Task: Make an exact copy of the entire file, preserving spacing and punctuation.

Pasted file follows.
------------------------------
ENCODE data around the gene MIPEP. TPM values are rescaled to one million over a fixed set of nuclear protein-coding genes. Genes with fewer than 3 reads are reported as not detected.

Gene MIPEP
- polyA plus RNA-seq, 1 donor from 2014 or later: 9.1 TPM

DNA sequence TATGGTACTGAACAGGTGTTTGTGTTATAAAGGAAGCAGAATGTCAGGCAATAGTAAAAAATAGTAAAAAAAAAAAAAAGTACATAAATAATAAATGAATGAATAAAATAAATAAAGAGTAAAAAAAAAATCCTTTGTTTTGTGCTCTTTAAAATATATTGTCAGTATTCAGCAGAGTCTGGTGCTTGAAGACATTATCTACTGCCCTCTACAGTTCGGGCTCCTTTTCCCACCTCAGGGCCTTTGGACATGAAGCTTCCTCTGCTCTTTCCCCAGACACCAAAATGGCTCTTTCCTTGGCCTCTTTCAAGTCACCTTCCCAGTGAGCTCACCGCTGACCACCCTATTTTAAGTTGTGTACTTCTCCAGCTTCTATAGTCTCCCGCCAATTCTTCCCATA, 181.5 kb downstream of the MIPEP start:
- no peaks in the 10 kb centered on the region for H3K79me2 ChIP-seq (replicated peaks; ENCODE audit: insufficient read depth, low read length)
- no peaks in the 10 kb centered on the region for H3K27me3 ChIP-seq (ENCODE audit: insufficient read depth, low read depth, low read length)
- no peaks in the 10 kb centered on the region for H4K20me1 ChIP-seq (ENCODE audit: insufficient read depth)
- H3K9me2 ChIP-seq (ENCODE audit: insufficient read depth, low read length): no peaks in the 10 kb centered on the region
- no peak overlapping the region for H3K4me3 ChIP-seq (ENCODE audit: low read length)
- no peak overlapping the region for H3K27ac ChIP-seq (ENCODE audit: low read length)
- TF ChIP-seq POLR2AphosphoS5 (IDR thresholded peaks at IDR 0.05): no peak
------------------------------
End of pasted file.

ENCODE data around the gene MIPEP. TPM values are rescaled to one million over a fixed set of nuclear protein-coding genes. Genes with fewer than 3 reads are reported as not detected.

Gene MIPEP
- polyA plus RNA-seq, 1 donor from 2014 or later: 9.1 TPM

DNA sequence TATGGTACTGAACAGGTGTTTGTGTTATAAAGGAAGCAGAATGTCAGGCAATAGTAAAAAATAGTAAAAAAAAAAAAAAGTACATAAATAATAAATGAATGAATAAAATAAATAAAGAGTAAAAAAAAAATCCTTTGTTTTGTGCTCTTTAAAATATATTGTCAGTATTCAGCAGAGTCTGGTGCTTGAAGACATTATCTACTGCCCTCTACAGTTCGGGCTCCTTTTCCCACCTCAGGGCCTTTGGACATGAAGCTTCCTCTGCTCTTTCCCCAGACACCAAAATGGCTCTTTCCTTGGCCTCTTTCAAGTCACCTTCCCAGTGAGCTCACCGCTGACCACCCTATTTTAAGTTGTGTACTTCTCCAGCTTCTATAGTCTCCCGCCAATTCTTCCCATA, 181.5 kb downstream of the MIPEP start:
- no peaks in the 10 kb centered on the region for H3K79me2 ChIP-seq (replicated peaks; ENCODE audit: insufficient read depth, low read length)
- no peaks in the 10 kb centered on the region for H3K27me3 ChIP-seq (ENCODE audit: insufficient read depth, low read depth, low read length)
- no peaks in the 10 kb centered on the region for H4K20me1 ChIP-seq (ENCODE audit: insufficient read depth)
- H3K9me2 ChIP-seq (ENCODE audit: insufficient read depth, low read length): no peaks in the 10 kb centered on the region
- no peak overlapping the region for H3K4me3 ChIP-seq (ENCODE audit: low read length)
- no peak overlapping the region for H3K27ac ChIP-seq (ENCODE audit: low read length)
- TF ChIP-seq POLR2AphosphoS5 (IDR thresholded peaks at IDR 0.05): no peak